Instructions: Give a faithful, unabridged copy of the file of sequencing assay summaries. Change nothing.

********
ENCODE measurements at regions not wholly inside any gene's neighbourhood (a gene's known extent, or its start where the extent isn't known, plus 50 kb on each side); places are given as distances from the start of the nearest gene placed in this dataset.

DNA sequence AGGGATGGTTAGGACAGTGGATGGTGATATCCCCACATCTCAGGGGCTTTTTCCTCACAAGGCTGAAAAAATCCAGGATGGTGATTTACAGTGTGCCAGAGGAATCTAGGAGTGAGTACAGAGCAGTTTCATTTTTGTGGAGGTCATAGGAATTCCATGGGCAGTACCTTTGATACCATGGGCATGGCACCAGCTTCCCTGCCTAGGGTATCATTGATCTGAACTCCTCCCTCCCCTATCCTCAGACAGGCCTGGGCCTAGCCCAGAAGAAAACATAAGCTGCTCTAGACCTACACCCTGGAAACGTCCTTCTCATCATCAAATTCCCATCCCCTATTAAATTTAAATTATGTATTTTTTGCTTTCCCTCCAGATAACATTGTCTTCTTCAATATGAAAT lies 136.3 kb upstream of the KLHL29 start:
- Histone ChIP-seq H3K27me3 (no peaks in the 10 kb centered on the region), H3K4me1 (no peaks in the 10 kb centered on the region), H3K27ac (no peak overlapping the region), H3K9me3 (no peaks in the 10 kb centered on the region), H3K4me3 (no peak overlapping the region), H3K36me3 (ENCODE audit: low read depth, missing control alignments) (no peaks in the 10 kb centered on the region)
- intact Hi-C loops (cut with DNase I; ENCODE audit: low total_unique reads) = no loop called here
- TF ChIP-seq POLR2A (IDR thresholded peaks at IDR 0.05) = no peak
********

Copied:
ENCODE measurements at regions not wholly inside any gene's neighbourhood (a gene's known extent, or its start where the extent isn't known, plus 50 kb on each side); places are given as distances from the start of the nearest gene placed in this dataset.

DNA sequence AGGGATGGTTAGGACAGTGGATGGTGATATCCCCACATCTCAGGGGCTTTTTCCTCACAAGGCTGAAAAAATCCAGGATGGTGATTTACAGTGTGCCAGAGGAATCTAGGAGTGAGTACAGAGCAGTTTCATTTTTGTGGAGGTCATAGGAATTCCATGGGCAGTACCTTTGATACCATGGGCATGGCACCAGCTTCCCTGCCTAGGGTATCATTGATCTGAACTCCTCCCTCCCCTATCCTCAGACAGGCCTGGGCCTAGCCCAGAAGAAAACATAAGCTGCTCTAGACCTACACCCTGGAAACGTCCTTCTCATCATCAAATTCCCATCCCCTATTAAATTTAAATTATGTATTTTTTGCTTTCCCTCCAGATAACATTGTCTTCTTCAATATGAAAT lies 136.3 kb upstream of the KLHL29 start:
- Histone ChIP-seq H3K27me3 (no peaks in the 10 kb centered on the region), H3K4me1 (no peaks in the 10 kb centered on the region), H3K27ac (no peak overlapping the region), H3K9me3 (no peaks in the 10 kb centered on the region), H3K4me3 (no peak overlapping the region), H3K36me3 (ENCODE audit: low read depth, missing control alignments) (no peaks in the 10 kb centered on the region)
- intact Hi-C loops (cut with DNase I; ENCODE audit: low total_unique reads) = no loop called here
- TF ChIP-seq POLR2A (IDR thresholded peaks at IDR 0.05) = no peak